hard to keep the breed alive. American breeders gradually increased, and Deerhounds have been exported to Australia (where they are used suc- cessfully on kangaroo), and mainland Europe, with a few in other areas of the world. They are still quite a rare breed, though the spectacular Best in Show win by a Deerhound at Westminster Kennel Club in 2011 has made more people aware of the breed. It is claimed that the Deerhound of today is still very similar to the Deerhounds of yesteryear, and old prints attest this to be true; though the breed standard of the later 1800s, still used today, did allow for a slight increase in size. The capability to work and do a job of hunting big deer should still be apparent when viewing a modern Deerhound. JUDGING What many judges notice when view- ing the Scottish Deerhound ring, is that the dogs, while having a certain natural presence and elegance, are often not sparkly show dogs. The han- dlers, as well, are often owners and/or amateurs, and while many of them are quite competent, a number of them are not. It is therefore incumbent upon the judge to look past handling ability to the dog itself, and judge each indi- vidual on its relative merits, rather than just their presentation, and to be helpful to handlers still learning the ropes. That said, the dog should be imme- diately identifiable as a Deerhound, that is to say a larger rough coated coursing type Greyhound; with no con- fusion as to whether it's a Wolfhound. One should get a strong impression of a good blend of ruggedness and ele- gance, of strength and speed, of digni-
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History and Judging of the Scottish Deerhound
By Allyn Babitch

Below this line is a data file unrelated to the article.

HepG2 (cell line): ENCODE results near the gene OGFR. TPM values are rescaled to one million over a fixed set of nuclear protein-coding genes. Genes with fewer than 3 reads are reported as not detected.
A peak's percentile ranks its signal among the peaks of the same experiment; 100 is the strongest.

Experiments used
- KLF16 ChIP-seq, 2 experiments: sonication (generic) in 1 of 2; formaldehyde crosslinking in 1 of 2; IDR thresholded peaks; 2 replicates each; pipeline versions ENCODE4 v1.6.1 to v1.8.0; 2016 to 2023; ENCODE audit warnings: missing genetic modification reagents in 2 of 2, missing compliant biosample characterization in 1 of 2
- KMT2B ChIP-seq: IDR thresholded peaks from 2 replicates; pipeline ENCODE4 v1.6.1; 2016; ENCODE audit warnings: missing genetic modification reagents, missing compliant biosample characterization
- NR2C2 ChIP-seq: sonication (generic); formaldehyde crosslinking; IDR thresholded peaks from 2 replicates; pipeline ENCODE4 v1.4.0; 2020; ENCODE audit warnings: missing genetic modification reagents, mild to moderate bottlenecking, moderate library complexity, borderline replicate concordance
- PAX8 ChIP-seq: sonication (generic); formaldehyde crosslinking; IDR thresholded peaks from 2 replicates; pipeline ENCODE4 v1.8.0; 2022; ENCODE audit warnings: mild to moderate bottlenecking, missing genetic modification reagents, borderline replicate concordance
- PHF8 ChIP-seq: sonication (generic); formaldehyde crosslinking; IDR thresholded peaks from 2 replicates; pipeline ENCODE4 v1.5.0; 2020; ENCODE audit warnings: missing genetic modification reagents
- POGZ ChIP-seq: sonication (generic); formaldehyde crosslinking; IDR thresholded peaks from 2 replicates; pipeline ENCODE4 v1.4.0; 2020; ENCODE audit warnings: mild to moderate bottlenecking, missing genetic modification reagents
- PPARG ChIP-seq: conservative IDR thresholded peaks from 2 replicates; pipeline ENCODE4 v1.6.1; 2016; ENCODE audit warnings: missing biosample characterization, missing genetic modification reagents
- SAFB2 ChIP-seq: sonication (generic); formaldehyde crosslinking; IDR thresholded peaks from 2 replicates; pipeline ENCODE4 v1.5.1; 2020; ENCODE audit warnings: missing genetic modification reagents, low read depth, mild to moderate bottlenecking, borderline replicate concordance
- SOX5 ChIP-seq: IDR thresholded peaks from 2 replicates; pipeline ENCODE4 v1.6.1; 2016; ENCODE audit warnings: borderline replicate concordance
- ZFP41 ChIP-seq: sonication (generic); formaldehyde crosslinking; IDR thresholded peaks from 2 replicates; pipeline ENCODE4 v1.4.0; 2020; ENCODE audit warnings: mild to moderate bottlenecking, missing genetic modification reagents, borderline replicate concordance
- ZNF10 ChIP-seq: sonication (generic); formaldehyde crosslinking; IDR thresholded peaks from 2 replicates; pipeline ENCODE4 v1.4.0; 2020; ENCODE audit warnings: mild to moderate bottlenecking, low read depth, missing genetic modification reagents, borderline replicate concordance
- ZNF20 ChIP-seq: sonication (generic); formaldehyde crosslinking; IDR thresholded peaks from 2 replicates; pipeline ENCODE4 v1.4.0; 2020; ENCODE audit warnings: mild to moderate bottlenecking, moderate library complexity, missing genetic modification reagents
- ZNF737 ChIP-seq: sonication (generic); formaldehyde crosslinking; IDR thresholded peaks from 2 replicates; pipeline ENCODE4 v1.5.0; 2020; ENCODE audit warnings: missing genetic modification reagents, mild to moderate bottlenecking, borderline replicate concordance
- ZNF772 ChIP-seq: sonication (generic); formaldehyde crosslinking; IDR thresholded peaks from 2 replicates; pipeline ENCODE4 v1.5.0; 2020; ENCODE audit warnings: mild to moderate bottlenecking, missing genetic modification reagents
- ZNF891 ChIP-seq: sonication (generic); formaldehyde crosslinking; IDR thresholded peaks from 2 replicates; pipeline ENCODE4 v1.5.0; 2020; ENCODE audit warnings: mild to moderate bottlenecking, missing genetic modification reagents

ty with a sense of humor. The dog should be temperamentally stable, friendly enough without necessarily being effusive, and not offering aggres- sion towards other dogs (or humans, naturally, but that is rare). It has been said that the Deerhound, while sweet and gentle, should still own the ground it stands on. The Standard outlines the various important features of the breed, and should be closely studied by anyone looking to judge the breed. The stan- dard was not reformatted, and is the same as it's been for many many years, so some references are historic and spe- cif ic to the breed. The size of Deerhounds was raised by a couple of inches with the current Standard, but it is cautioned that very large Deerhounds may not be functional; and excessive size is generally not championed in the breed, unless it is accompanied by great quality, which it only sometimes is. Balance is greatly valued, though it also offers a quandry- if a dog is balanced because it is lack- ing on both ends, is that better than a dog who is correct on one end but not the same on the other? As a breeder, I would personally rather only have one end to fix genetically- obviously having both ends match and be proper is ideal. Most often an unbalanced dog has more rear than front angulation, though occasionally it's the other way around. How the dog puts its various parts together on the move can be the deciding factor. Many judges will have the dogs go around the ring together first, to help settle them, and get an idea of how they handle themselves. In the exam functional aspects should be consid- ered more important than cosmetic ones, though of course the best dogs have both. The judges who consider the whole dog, mentally adding up the virtues and then subtracting the faults, and giving those with the high- est "score" the nod, are better; rather than eliminating a dog from considera-